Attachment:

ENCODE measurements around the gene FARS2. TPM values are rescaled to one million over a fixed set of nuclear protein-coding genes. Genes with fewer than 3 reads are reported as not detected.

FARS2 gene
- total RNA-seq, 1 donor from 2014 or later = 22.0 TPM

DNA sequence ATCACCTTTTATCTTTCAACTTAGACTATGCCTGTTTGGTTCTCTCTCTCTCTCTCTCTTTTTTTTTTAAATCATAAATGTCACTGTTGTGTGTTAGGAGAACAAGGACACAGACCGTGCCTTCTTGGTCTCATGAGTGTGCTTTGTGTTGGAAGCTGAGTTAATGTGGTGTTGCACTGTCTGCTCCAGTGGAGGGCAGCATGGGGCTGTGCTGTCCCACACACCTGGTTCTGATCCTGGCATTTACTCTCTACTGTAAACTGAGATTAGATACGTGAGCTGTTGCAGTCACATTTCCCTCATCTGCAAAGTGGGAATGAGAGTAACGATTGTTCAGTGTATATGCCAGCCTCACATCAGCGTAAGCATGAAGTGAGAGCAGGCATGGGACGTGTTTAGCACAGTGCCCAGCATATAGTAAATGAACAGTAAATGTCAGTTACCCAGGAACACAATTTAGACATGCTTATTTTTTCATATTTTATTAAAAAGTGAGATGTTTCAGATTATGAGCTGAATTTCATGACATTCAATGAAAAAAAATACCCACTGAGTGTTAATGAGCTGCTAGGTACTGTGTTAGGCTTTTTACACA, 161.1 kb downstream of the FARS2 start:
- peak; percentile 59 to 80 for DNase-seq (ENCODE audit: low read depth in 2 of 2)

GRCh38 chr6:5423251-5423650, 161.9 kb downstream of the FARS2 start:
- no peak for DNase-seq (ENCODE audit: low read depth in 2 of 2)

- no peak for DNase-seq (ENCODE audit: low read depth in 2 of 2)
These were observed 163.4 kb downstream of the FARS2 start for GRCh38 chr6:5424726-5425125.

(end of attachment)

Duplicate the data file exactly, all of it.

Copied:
ENCODE measurements around the gene FARS2. TPM values are rescaled to one million over a fixed set of nuclear protein-coding genes. Genes with fewer than 3 reads are reported as not detected.

FARS2 gene
- total RNA-seq, 1 donor from 2014 or later = 22.0 TPM

DNA sequence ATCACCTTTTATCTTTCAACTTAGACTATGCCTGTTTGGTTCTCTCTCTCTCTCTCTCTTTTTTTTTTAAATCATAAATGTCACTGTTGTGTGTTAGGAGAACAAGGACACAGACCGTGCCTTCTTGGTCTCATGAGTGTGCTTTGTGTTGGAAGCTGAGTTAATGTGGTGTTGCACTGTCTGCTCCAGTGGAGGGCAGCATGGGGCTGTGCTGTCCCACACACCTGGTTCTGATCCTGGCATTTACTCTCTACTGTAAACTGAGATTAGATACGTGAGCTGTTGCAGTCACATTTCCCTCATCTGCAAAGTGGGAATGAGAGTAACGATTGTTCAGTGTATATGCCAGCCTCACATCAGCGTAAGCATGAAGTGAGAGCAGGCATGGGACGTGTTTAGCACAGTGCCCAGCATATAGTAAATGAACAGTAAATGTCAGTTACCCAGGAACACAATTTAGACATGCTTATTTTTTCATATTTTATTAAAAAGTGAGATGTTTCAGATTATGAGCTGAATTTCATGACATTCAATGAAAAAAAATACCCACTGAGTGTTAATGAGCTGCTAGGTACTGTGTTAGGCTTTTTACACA, 161.1 kb downstream of the FARS2 start:
- peak; percentile 59 to 80 for DNase-seq (ENCODE audit: low read depth in 2 of 2)

GRCh38 chr6:5423251-5423650, 161.9 kb downstream of the FARS2 start:
- no peak for DNase-seq (ENCODE audit: low read depth in 2 of 2)

- no peak for DNase-seq (ENCODE audit: low read depth in 2 of 2)
These were observed 163.4 kb downstream of the FARS2 start for GRCh38 chr6:5424726-5425125.